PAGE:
Uncle Sam and His “Name and Shame” Tactic

Uncle Sam and His “Name and Shame” Tactic

After the Michael Rodgers's term, former US Cyber Commander, Paul Nakasone, former US Army Commander, was appointed head of the NSA and US Cyber Command. In addition, changes were made to the commanders of the CYBERCOM departments, such as navy, ground and air cyber commands.

The US Department of Defense's cyber strategy is another step forward in promising US cyber-attacks. The country claimed to have suffered numerous cyber-attacks from Iran, China, Russia, and North Korea, and needs to control the cyber space, prevent unlawful detention and prevent nation states from cracking down its systems and networks. ; In other words, they believe that deterrence should be created in cyberspace.

The United States came to the conclusion that the time for defense after and during an attack was over, and should not wait for Preventive defense. DOD officials realized that they had to take the defending forward approach and utilize pre-emptive attack for deterrence.

However, another strategy called “continuous engagement” has been mentioned in a new US document. This strategy means raising costs to the enemy in order to force it to retreat. One of the tactics of this strategy is "name and shame" by which Americans expose the hacker’s identity. CYBERCOM officials have decided that by disclosing other countries’ operations, revealing their hacker names, their capabilities and potentials make them fear and persuade them not to cooperate with their leaders.

 The United States has applied this tactic since 2016 by banning 7 Iranian citizens for allegedly carrying out cyber-attacks against some US centers and infrastructure, but Iran alone did not escape the indictments; Russia, China and North Korea were also indicted by the defendants.

The question is what legal basis for issuing such indictments they have in mind. Is there an international convention to ban hackers? If so, is it acceptable for all active countries in the cyber field?

What is the technical evidence of accusations against citizens? If you ask this question from an FBI official or US Judiciary, they will definitely say that they had obtained this information through their ability to collect information and cyber security companies like FireEye and CrowdStrike. These companies have the potential to track such things yet the question is whether the cyber security companies’ proof could be assigned as a convicted crime. How have these institutions been given the qualifications that they can easily provide evidence or the information needed to boycott citizens for hacking charges to federal agencies such as the FBI or the Department of Justice?

Assuming these companies have the technical capability to assign cybercrime even definitely, why they have not attributed a cyber-attack to the United States. It is as pure as that the country has carried out offensive attacks against other countries to achieve its goals, though.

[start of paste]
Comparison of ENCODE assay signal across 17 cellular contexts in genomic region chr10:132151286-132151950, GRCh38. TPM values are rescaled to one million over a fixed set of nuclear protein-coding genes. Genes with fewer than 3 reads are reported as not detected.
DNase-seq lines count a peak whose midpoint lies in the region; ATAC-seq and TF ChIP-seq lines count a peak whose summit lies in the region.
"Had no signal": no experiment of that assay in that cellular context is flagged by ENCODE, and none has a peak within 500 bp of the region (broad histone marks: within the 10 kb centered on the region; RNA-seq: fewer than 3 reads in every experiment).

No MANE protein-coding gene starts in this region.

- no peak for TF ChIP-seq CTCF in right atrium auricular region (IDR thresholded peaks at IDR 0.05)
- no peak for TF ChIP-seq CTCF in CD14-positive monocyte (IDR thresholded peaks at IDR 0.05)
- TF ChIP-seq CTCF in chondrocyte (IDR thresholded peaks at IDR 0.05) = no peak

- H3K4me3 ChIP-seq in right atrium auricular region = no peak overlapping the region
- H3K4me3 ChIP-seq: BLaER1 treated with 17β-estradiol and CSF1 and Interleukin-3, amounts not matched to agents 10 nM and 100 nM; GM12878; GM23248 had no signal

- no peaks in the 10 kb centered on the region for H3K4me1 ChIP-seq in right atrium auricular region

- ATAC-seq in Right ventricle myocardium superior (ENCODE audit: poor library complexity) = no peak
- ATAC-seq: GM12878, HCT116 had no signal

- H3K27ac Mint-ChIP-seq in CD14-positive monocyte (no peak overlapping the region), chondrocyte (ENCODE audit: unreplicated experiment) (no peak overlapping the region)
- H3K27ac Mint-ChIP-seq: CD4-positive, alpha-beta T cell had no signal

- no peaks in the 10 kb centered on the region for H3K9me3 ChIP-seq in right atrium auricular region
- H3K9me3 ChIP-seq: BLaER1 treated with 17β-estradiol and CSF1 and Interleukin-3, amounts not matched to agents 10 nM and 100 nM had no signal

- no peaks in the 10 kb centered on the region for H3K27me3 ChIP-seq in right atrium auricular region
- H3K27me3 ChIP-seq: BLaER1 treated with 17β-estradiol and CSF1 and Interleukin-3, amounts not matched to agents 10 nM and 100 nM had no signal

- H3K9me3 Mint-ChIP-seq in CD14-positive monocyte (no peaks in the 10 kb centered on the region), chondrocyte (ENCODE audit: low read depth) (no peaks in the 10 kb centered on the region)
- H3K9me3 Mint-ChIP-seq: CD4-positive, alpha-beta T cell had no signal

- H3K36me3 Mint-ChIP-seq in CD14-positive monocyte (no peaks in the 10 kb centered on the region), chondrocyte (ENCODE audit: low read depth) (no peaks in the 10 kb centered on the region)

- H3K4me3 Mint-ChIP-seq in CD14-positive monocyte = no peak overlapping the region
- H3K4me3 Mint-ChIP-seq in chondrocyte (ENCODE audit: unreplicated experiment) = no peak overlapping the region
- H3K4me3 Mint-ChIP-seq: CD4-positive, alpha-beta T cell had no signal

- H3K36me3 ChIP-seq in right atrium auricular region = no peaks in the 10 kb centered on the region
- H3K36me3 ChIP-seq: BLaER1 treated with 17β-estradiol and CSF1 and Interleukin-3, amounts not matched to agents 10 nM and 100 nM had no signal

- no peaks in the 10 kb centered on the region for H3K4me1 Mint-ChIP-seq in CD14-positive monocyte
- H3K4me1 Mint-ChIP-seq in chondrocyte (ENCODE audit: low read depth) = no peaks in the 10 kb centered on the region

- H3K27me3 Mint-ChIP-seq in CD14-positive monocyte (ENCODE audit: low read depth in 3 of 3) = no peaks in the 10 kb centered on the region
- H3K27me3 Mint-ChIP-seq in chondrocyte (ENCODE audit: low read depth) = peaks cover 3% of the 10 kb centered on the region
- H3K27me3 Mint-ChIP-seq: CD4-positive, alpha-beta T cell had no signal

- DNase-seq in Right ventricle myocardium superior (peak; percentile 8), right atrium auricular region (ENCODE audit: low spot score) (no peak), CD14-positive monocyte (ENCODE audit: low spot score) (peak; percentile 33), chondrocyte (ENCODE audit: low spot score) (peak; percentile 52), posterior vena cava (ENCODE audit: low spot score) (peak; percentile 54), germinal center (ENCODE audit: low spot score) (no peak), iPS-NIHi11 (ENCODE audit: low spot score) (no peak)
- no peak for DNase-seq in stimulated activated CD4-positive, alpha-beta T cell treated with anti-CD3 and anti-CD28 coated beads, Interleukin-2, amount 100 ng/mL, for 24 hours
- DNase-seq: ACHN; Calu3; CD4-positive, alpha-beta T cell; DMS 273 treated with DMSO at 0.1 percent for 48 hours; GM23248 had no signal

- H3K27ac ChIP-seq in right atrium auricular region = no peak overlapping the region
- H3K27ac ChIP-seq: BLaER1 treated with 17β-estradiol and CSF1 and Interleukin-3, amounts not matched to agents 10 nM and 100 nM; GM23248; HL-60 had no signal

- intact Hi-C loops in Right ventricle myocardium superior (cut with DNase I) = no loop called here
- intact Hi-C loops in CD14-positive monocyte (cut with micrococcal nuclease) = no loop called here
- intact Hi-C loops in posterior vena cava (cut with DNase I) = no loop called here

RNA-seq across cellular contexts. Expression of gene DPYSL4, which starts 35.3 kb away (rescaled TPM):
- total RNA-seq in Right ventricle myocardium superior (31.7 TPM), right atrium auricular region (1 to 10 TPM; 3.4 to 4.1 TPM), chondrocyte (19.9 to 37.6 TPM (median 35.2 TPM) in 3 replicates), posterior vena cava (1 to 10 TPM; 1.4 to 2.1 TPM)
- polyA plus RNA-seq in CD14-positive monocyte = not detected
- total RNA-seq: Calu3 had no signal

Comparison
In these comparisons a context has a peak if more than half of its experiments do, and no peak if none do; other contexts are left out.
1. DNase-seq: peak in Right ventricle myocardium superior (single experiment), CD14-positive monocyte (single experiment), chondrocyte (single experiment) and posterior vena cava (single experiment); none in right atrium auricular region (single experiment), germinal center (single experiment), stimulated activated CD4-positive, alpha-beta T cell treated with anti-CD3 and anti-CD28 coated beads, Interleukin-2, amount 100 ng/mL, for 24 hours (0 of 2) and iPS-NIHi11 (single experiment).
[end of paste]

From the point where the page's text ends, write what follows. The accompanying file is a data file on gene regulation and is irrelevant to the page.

If we want to deny this, then the publication of US cyber strategies by the DOD officials and the claims of responding to cyber-attacks is futile. It will then be noted that these companies are supported by intelligence agencies. For example, looking at members who work in CrowdStrike will indicate that FBI agents also own a chair in there. Another example is that the head of the company, Dmitri Alperovitch recently met the assistant to the Secretary of Justice on a national security matter and spoke on cyber sanctions. Even Rand's think tank, in a report, says companies such as CrowdStrike, FireEye, and Symantec are becoming Cyber Judiciary institutions, that is, if these companies attribute an attack to a country, necessary actions must be to taken.

If such a policy is accepted from the United States, we must first ask the companies if they have the ability to provide a technical report and information on Stuxnet, Flame, Duqu, Wiper, and Regin malware and their main actors; exactly the same as the reports released against Iran. Following from that, US Justice Department should be asked to take the appropriate actions against the malware creators.
The answer is very simple. They will never do such a thing because the abovementioned operations were carried out by the US or Israeli governments against Iran, and the CYBERCOM, the NSA and the 8200 unit hackers were responsible for spreading them.

How can these companies report against America while they are undercover institutions for imposing cyber sanctions against Iran? They are the powerful arms of the United States to enforce cybercott and start a economic cyber warfare on Iran. This is even more clear when we know that the United States is trying to implement the “name and shame” tactic against digital currency activists and to impose sanctions against the Iranian domestic digital currency. We need to talk more about this in the future.

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